April 13, 2015

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Service Catalog - A User's Perspective

Introduction

When companies operate through large delivery models, there are many areas that are worked on with multiple services and stakeholders involved at various levels. In such a multi-tier system, stakeholders wishing to consume outsourcing services are often at a loss in terms of knowing what services, skillsets and solutions a vendor can provide. They may also have new asks - short-term projects with quick turnaround that are not large enough to float RFP/bids for, and generally involve their existing systems.

The challenge they face is in terms of clarity with regard to whom to approach, how to ask, what skillsets a particular team might have, available bandwidth, past stakeholders who can be contacted for feedback, etc. Several such questions usually remain unanswered making it difficult to take a quick and effective decision.

What Is Service Catalog?

The Service Catalogue can serve as a framework to help define, publish, and improve service offerings by bringing all the offered services to one place and then redefining them in the context of a dynamic business environment.

It substantiates, in detail, the types of services that are being catered for and on-going or planned/forecasted service requests containing accurate information on all operational services within the next one to two Quarters. Users wishing to consume services could use a Service Catalog to view what services are available, their description, type of service requests catered to in the past, and also know the technologies used to provide the services.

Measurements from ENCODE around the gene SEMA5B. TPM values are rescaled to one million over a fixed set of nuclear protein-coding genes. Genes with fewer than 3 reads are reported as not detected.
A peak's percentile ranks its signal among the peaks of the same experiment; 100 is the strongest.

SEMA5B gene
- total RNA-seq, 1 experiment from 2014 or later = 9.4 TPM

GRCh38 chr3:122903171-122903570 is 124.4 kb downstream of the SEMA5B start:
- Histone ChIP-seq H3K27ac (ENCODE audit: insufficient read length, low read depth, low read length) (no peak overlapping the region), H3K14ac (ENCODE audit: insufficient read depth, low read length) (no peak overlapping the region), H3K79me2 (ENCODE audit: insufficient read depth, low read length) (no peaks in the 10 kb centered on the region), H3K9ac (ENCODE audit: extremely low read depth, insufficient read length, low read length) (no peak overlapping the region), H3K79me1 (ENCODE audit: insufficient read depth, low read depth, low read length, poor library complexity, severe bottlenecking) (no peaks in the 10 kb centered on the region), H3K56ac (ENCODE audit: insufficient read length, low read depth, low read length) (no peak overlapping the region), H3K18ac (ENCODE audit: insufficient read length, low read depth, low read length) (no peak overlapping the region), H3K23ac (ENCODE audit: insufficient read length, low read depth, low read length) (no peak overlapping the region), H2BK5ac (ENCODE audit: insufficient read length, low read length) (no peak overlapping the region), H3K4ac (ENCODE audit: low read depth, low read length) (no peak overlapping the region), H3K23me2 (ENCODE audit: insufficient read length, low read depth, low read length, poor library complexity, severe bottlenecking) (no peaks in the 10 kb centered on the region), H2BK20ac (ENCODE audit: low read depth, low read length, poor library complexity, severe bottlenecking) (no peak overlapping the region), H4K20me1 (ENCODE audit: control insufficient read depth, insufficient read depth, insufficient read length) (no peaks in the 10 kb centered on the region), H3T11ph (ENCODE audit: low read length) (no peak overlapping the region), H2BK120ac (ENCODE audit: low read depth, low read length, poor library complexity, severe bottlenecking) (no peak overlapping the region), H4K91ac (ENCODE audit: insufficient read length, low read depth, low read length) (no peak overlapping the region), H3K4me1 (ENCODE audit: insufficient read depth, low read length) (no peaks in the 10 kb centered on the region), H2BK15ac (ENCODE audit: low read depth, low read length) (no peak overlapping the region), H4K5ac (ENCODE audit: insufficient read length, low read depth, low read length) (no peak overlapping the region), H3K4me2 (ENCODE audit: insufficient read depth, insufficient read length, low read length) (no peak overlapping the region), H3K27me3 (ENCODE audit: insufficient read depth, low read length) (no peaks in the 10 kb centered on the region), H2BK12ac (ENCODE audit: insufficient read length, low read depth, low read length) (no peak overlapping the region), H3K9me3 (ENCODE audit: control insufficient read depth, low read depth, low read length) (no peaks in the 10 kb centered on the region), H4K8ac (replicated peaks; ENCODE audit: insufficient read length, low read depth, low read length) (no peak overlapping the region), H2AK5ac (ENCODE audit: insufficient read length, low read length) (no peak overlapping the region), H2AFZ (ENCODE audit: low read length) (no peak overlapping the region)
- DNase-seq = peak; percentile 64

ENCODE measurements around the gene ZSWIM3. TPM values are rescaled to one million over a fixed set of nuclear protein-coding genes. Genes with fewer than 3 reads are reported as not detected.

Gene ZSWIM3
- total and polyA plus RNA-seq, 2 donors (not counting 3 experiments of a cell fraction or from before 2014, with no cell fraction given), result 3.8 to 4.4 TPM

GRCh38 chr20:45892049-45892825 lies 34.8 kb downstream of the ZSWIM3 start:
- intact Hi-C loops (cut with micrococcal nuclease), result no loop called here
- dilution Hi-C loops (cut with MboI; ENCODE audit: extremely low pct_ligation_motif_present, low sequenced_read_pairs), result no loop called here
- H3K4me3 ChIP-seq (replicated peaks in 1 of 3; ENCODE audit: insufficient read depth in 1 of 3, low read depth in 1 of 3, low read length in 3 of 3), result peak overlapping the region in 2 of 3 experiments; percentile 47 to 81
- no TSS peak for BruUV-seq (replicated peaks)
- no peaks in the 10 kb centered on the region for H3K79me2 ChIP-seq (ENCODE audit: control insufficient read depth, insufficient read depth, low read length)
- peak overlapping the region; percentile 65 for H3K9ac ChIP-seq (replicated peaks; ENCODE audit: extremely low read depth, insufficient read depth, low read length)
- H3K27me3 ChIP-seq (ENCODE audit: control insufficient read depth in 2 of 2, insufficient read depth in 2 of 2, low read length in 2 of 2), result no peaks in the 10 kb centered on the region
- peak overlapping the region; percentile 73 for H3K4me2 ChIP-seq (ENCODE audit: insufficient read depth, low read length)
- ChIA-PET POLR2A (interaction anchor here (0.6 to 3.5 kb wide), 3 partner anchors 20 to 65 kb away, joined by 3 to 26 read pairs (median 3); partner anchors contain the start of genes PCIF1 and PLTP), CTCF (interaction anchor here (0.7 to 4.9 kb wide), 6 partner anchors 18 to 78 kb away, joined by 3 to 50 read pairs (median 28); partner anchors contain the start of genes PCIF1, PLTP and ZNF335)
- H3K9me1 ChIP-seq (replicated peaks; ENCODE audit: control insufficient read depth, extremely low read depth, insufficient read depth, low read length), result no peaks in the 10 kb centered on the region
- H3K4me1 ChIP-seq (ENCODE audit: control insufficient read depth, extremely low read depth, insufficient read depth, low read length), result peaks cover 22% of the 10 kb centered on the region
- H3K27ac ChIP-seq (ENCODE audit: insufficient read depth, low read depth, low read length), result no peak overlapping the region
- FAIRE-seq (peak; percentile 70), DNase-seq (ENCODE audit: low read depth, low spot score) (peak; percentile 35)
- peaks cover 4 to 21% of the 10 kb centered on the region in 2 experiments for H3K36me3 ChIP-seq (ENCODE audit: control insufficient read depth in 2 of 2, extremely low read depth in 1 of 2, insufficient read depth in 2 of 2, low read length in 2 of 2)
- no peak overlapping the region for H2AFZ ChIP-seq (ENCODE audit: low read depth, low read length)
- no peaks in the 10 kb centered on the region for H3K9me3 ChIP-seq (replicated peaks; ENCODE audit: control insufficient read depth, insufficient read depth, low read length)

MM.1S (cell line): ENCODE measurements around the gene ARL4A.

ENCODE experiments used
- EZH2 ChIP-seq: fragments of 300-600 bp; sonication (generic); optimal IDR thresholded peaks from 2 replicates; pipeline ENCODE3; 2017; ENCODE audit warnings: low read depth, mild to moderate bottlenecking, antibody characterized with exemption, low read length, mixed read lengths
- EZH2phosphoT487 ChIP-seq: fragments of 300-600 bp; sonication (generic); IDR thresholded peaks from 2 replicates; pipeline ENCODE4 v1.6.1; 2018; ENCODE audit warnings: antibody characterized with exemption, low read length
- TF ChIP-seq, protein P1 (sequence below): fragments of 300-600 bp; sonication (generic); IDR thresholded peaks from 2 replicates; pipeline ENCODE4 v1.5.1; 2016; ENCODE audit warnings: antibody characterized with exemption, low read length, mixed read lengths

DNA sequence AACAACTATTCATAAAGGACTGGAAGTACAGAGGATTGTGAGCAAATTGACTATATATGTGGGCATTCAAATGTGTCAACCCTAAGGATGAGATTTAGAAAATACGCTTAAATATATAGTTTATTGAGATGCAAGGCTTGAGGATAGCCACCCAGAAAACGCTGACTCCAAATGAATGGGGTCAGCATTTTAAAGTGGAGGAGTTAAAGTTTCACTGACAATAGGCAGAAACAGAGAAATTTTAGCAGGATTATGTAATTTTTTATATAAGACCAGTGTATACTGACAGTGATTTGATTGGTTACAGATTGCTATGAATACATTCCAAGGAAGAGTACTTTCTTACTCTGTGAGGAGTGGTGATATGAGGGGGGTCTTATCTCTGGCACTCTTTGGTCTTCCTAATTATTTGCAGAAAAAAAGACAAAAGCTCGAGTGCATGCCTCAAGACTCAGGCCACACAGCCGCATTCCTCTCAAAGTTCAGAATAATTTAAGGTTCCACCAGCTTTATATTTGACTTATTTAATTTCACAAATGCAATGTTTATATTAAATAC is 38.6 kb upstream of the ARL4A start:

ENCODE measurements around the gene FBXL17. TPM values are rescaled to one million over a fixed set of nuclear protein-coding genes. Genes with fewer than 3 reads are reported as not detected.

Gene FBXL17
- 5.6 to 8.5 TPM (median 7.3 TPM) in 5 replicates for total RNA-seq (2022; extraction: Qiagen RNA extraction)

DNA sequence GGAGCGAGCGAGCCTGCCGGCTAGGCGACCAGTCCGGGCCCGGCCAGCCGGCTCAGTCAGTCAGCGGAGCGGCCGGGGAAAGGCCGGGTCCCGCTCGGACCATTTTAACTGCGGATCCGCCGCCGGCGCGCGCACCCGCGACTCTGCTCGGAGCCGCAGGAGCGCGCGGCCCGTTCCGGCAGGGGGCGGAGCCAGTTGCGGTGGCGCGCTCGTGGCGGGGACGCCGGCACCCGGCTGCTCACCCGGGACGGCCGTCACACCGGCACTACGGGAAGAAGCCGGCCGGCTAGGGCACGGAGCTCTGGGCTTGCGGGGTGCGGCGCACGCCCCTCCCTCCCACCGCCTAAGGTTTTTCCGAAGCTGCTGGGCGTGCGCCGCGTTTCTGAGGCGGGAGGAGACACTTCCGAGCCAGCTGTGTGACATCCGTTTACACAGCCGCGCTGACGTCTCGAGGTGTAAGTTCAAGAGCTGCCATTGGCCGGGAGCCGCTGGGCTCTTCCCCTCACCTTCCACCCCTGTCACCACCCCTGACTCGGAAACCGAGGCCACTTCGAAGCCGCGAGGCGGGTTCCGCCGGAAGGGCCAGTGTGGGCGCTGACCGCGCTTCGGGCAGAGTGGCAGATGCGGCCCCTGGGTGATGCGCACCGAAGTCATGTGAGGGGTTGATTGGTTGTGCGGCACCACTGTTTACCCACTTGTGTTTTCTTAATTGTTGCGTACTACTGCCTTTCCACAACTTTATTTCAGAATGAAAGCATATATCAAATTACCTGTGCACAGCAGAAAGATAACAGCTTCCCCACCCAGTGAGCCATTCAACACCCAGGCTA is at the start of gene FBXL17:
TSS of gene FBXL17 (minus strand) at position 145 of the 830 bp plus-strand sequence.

Service Catalog - A User's Perspective

Let’s take a tour of what the Service Catalogue can potentially contain from a user’s perspective.

A user goes to a website to search for a specific service, say for example - requesting a new laptop, requesting a change in benefits, or adding a new employee to a department. The Service Catalog groups the services by category and allows for searching (especially when several services are available).

The user selects a desired service and sees the description and details. The user enters any pertinent information (contact information, service-specific questions, etc.) and submits the request for service. The request requires approval and goes through routing, service-level management, and other processes necessary to fulfill the request. The user may return to the site later to check on the status of the request or to view the overall metrics on how well the organization is performing the services it provides.

Key Objectives of the Service Catalogue includes (but is not limited to):

  • Document and publish a range of available services by a Service Provider
  • Reduce overall service request time lines by quickly helping identify right partners for various services
  • Standardize service deliverables
  • Establish service level expectations (SLAs/timelines as applicable)
  • Establish standards to promote consistency
  • Track effective resource utilization (in the long run)